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Memory traces for words in the brain are indexed by the mismatch negativity (MMN) responses: fMRI evidence
Neuroimage 31, S116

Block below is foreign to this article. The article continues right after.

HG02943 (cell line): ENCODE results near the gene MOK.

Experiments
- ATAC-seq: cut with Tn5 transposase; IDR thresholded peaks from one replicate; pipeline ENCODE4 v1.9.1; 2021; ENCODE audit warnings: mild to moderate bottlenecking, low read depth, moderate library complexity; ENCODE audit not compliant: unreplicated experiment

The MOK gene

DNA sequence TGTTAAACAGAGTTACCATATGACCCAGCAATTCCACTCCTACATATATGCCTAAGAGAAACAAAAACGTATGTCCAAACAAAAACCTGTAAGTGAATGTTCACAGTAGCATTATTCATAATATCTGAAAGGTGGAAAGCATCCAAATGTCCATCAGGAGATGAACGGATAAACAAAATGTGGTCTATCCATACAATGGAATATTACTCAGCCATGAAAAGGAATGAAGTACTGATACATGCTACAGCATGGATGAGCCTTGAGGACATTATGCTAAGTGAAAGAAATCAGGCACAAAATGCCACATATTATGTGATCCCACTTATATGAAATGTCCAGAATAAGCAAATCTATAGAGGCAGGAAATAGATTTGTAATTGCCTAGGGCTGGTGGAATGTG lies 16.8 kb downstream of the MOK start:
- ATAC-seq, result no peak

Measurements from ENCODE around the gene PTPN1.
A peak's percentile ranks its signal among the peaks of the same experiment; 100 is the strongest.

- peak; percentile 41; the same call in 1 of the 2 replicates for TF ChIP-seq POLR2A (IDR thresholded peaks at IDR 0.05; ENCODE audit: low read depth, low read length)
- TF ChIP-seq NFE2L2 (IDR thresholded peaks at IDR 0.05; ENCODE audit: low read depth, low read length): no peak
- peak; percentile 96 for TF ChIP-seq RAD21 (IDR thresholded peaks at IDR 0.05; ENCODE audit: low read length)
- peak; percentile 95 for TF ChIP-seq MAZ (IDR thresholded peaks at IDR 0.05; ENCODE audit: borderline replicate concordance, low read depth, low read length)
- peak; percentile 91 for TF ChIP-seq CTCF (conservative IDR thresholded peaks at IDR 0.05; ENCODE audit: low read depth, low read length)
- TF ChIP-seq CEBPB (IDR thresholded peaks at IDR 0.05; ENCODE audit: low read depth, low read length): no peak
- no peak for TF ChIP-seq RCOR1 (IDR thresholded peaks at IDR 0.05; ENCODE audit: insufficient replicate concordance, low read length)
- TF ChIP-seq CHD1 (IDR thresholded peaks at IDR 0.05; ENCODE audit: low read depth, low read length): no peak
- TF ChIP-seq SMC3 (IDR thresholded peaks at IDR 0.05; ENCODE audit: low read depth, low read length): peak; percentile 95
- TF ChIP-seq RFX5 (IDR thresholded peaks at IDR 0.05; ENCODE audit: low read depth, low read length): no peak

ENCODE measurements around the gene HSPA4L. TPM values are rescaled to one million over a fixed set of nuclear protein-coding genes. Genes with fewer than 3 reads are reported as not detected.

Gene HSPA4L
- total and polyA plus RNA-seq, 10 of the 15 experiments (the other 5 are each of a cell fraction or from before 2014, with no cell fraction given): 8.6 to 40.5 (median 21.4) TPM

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Introduction We have earlier demonstrated that the mismatch negativity (MMN) response is enhanced for word stimuli as compared with acoustically matched phonologically legal meaningless pseudowords (1-4). This enhancement of the word-elicited MMN, or lexical Representational Negativity (RN), is taken as a neurophysiological signature of word-specific memory networks/cell assemblies activated in the human brain by acoustic input in an automatic and attention-independent fashion. This phenomenon has been replicated by a number of studies using different techniques and various languages (for review, see 5). The question however still remains whether it can be documented using haemodynamic brain imaging, which could provide a more exact information on the location of the word-specific activity than the currently available electrophysiological data. This has been the aim of the present study. Methods In two conditions, word stimuli were randomly presented (P=12.5%) as deviants among acoustically matched pseudowords in trains of stimuli which were played in silence and followed by the fMRI scanning sequence during which no stimuli were presented (so-called 'sparse imaging'). In two other conditions (the order being counterbalanced), the reverse was used and infrequent pseudowords were interspersed with standard word stimuli. The subjects were instructed to ignore the auditory stimulation and concentrate on watching a self-selected video. Echo planar images were obtained using a 3T Bruker MR system (TR 3.02s, TE 115ms, flip angle 90º, 21 4mm-thick slices covering the whole brain, interslice distance 1mm, in-plane resolution 1.6x1.6mm). Imaging data were processed using SPM2000. The contrasts of interest included all auditory events vs. null events, deviants vs. standards (MMN), and, most crucially, word-evoked MMN vs. pseudoword MMN. Results Random-effect analysis indicated strong auditory activation in both auditory cortices. However, the pattern of this activation was clearly distinct between the word and pseudoword blocks. Whereas MMN was found as being significant in the word conditions, it did not reach the significance threshold for the pseudoword conditions. This effect was more pronounced in the left than in the right hemisphere. To further analyse this, we extracted average parameter estimates in voxels within 15mm sphere around the centre of Heschl's gyrus in each subject's left and right hemispheres, and submitted these to ANOVA. This confirmed differential activation and produced significant hemisphere by stimulus type interaction indicating stronger BOLD MMN responses to words than pseudowords in the left but not in the right hemisphere's auditory cortex. Additionally, results from scans obtained at different delays after the deviant presentation in the train indicated possibly diverging temporal dynamics of word- and pseudoword-related activations. Conclusions Our results confirm the existence of the automatic pre-attentive word-related MMN enhancement, which can reflect the presence of a memory trace for a spoken word, as previously suggested. For the first time, this enhancement is documented using fMRI, which indicated strong involvement of auditory structures in the vicinity of left-hemisphere's Heschl's gyrus in sustaining such word-specific cortical networks and suggested a specific temporal patterns of their activation. References 1.Pulvermuller F. et al, NeuroImage, 2001 2.Pulvermuller F. et al, Psychophysiology, 2004 3.Shtyrov Y. et al. Neuroreport, 2002 4.Shtyrov et al. NeuroImage 2005 5.Pulvermuller F., Shtyrov Y. Progress in Neurobiology, 2006